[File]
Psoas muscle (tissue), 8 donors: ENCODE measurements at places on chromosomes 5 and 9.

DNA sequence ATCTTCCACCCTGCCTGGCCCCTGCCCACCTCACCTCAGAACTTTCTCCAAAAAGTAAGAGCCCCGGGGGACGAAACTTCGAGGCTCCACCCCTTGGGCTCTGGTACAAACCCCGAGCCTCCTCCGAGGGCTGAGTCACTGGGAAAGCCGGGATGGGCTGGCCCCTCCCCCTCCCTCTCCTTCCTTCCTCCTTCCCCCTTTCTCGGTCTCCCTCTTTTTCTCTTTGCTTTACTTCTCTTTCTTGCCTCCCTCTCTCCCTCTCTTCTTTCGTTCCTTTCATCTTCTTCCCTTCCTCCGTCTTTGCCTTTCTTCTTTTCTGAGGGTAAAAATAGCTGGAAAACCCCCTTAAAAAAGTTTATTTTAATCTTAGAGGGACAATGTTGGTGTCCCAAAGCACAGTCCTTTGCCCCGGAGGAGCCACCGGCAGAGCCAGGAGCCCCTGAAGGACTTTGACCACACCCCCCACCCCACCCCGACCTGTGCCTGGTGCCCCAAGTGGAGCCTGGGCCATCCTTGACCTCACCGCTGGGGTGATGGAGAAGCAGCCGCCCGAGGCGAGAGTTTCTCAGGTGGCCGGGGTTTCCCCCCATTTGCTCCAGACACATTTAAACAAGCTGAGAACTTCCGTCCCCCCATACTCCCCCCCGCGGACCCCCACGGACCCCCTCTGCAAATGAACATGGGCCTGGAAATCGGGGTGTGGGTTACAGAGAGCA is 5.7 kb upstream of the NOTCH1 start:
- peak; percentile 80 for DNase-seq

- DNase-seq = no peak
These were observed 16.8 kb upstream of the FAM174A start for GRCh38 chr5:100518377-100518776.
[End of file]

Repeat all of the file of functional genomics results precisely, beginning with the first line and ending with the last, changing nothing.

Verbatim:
Psoas muscle (tissue), 8 donors: ENCODE measurements at places on chromosomes 5 and 9.

DNA sequence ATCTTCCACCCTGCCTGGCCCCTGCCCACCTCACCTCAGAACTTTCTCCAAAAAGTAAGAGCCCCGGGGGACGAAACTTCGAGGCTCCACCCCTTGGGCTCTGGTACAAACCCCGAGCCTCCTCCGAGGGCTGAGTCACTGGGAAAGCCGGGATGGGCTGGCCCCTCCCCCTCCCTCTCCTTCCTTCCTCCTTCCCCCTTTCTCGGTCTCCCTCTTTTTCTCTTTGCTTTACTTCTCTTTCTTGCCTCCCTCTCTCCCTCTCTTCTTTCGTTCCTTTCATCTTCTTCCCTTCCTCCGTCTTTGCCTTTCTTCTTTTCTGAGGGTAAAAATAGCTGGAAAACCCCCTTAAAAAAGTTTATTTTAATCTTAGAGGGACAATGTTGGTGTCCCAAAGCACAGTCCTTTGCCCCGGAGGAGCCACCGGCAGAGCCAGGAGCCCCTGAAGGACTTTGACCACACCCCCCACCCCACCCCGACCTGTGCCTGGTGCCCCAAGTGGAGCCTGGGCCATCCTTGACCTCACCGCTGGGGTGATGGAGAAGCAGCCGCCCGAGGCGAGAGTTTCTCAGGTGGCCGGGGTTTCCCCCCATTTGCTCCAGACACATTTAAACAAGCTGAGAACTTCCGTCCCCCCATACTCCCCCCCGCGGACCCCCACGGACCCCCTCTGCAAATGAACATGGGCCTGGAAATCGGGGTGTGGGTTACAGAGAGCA is 5.7 kb upstream of the NOTCH1 start:
- peak; percentile 80 for DNase-seq

- DNase-seq = no peak
These were observed 16.8 kb upstream of the FAM174A start for GRCh38 chr5:100518377-100518776.